Sudan officially informed South Sudan on Tuesday that it would freeze their oil and economic agreements and stop allowing its neighbor to export crude through its territory within two months.
Sudan on Sunday said it would close the two export pipelines from South Sudan within 60 days unless Juba gave up support for insurgents operating across their shared border. South Sudan denies its backs any rebels.
The row, the latest in a series of problems between the former civil-war foes, threatens to hit supplies to Asian buyers such as China National Petroleum Corp (CNPC), India's ONCG Videsh and Malaysia's Petronas, which run the oilfields in both countries.
The United States has called on Khartoum to reconsider.
"We would like to inform you that the Ministry of Petroleum will shut down the processing and transportation facilities in Sudan for the oil received from South Sudan," read a letter sent from the Sudanese oil ministry to its South Sudanese counterpart.
"In order to protect the facilities and to avoid any environmental hazards in the two countries, the shutdown shall be safely and smoothly carried out during a period of sixty days from the date of 9th June, 2013," it added.
Sudan's foreign ministry confirmed it had sent the letter.
OIL IN PIPELINES WILL BE SOLD
In reaction to the letter, South Sudan's oil minister, Stephen Dhieu Dau, said his country would abide by Sudan's decision but said it was "political" and "not based on the technical and economic reasons related to the oil agreement."
Dau said the oil that had already gone into the pipeline would be sold and distributed and added that his country was working closely with the operators to make the shutdown secure and environmentally safe.
"We have now almost produced and sent seven million barrels to the facilities within the territory of Sudan," he said.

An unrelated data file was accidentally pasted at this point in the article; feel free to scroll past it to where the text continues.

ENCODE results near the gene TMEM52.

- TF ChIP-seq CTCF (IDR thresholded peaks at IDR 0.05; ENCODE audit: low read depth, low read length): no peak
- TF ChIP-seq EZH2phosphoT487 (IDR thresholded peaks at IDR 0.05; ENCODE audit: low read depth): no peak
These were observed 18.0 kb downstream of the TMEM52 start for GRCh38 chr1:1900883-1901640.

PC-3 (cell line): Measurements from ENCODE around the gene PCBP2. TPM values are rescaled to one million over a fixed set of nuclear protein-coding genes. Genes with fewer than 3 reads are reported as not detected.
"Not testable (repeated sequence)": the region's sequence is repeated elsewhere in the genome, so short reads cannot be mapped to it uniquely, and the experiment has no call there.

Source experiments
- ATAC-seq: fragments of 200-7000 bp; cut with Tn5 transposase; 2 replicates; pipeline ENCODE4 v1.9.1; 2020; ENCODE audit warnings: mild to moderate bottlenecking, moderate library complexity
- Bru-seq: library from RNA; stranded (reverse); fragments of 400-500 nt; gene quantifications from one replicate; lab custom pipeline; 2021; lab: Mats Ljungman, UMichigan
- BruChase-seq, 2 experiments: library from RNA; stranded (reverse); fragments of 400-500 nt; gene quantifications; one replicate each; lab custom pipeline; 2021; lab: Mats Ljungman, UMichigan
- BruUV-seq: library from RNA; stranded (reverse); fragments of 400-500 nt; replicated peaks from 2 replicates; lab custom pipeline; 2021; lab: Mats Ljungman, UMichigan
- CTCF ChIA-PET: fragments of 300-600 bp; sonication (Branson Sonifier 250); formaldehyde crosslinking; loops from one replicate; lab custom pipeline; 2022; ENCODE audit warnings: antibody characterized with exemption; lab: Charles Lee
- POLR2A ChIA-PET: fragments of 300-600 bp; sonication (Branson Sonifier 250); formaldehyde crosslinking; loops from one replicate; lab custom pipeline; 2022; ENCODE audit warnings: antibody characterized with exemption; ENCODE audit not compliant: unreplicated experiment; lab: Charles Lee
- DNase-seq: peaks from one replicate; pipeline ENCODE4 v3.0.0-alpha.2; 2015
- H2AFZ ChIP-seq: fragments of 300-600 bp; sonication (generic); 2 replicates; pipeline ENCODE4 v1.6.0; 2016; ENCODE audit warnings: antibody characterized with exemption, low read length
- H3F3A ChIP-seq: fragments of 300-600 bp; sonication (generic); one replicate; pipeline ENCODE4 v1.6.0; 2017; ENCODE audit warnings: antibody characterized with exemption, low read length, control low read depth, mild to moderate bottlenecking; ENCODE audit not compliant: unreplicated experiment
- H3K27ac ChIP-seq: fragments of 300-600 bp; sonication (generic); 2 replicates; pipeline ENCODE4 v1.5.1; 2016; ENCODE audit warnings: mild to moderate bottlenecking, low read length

South Sudan is currently pumping around 225,000 barrels a day, Mohammed Lino, director general for petroleum at the ministry of petroleum and mining, told reporters.
The African country, which seceded from Khartoum in 2011 under a peace deal ending decades of civil war, produce around 300,000 bpd until its first shutdown in January 2012 in a row with Sudan over pipeline fees.
"For block 3 and 7, the average is 185,000 barrels per day," Lino said, adding that the oil from these areas had reached Port Sudan terminal, the country's only window to markets.
He said blocks 1,2 and 4 accounted for another 33,000-35,000 barrels and block 5a between 4,000 and 5,000 bpd.
Diplomats doubt Sudan will actually close the two cross-border export pipelines because its economy has been suffering without South Sudan's pipeline fees.
Oil used to be the main source for Sudan's budget until southern secession in July 2011, when Khartoum lost 75 percent of its oil production and its status as oil exporter overnight.
Both countries accuse each other of backing rebels on the other's territory, one of several conflicts stemming from the messy split of what was once Africa's largest country.